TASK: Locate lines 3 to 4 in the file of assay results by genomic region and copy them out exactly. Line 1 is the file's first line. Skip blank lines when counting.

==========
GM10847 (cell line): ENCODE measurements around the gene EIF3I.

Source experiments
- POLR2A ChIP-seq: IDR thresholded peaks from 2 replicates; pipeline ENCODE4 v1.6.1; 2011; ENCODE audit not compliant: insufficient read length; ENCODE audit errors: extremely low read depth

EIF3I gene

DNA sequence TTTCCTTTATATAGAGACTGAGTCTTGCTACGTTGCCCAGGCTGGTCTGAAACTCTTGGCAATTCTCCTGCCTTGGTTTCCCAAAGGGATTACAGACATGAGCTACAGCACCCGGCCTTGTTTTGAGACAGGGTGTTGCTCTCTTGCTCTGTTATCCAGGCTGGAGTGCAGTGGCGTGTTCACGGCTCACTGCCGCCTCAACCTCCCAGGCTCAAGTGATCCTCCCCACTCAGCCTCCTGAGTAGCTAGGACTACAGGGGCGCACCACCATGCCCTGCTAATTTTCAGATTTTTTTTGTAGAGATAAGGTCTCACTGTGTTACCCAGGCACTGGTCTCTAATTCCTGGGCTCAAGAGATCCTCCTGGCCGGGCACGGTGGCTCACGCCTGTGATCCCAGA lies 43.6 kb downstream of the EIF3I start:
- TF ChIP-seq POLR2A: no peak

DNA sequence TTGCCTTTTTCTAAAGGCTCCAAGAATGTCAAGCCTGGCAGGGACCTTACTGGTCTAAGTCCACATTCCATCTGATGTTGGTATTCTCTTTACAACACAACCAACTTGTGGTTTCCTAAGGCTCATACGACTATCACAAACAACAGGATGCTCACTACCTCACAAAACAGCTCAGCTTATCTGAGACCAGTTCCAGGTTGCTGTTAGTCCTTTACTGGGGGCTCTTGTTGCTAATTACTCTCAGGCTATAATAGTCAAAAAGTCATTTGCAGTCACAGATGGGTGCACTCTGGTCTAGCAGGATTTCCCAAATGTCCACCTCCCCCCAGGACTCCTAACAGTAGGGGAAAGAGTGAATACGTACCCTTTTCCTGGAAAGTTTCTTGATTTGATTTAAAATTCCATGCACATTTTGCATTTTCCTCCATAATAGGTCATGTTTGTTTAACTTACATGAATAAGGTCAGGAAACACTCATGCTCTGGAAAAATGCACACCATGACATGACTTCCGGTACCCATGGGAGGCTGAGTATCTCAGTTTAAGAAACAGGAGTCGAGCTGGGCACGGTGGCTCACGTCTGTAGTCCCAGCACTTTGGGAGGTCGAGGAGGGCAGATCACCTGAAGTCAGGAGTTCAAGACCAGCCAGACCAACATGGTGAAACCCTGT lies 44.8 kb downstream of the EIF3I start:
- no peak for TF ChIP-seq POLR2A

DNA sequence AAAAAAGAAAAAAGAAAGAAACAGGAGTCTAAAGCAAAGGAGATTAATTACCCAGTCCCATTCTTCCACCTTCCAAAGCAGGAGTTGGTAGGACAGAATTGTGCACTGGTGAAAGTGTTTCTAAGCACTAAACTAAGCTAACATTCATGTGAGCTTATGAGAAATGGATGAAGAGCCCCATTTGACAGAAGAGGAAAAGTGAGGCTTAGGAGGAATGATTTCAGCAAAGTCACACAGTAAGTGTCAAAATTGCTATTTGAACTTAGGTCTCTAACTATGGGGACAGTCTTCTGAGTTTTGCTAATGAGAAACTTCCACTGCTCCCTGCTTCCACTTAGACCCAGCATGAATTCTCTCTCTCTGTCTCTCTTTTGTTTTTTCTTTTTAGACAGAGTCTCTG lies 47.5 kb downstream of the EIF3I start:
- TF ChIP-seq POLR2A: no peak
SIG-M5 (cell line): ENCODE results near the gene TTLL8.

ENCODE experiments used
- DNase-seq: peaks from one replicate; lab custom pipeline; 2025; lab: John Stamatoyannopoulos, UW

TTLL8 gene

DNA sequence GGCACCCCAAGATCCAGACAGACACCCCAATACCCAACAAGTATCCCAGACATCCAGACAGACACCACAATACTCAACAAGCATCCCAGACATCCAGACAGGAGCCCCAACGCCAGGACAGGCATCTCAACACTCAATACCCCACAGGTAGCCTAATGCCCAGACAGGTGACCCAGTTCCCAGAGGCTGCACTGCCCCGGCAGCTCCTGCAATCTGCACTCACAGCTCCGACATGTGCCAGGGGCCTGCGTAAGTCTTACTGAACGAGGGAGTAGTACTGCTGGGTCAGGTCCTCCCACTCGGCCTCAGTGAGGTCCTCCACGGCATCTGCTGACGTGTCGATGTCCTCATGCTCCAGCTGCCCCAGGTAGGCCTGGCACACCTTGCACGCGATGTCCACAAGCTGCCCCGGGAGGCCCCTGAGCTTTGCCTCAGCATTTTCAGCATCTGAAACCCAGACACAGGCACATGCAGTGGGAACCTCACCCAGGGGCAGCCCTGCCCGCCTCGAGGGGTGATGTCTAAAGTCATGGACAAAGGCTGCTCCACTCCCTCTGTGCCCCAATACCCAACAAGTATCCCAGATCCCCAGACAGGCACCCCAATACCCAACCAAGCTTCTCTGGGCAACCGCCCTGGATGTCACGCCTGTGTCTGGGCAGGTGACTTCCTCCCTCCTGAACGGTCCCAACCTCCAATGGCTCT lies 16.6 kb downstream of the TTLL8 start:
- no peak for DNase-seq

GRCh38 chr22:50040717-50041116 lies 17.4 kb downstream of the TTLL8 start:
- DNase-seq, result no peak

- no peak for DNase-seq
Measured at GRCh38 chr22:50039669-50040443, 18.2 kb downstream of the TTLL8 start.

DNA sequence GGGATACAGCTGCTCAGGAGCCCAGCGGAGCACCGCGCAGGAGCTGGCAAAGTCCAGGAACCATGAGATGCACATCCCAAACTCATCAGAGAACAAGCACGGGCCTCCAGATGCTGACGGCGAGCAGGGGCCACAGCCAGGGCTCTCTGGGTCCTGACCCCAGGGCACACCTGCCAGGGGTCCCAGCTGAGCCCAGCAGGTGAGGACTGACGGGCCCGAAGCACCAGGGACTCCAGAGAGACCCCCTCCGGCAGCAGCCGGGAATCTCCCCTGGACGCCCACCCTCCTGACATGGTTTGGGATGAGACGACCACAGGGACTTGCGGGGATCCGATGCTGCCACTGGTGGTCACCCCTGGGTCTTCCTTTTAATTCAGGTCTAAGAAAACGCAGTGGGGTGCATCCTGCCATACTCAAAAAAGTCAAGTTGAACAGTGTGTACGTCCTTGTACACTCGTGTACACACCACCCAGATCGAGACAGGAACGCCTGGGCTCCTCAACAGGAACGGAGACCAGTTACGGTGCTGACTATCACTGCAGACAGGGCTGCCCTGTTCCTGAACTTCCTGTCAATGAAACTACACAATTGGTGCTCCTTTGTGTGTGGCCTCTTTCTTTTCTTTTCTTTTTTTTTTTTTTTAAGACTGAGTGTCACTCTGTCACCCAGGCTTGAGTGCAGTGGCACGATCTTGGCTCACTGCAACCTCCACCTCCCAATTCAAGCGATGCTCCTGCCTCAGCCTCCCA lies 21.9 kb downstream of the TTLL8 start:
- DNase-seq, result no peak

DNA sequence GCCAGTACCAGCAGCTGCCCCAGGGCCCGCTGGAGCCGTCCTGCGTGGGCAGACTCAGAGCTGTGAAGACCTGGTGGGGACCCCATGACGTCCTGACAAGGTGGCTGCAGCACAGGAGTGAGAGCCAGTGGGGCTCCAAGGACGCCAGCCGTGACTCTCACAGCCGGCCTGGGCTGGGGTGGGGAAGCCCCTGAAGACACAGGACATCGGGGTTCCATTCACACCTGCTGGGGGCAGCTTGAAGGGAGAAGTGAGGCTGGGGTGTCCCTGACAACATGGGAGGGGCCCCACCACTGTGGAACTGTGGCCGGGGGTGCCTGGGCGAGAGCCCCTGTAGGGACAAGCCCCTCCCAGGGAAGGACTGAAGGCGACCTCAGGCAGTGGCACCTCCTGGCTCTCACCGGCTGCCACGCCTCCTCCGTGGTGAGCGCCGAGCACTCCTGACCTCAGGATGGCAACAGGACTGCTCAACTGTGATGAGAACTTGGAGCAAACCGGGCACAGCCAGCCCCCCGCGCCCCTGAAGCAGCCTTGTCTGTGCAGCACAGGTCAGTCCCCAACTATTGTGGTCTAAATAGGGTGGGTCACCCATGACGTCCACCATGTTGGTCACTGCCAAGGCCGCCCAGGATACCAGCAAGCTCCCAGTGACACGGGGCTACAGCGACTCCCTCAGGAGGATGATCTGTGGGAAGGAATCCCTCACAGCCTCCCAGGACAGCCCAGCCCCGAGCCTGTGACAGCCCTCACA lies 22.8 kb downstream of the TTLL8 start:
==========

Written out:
- POLR2A ChIP-seq: IDR thresholded peaks from 2 replicates; pipeline ENCODE4 v1.6.1; 2011; ENCODE audit not compliant: insufficient read length; ENCODE audit errors: extremely low read depth

EIF3I gene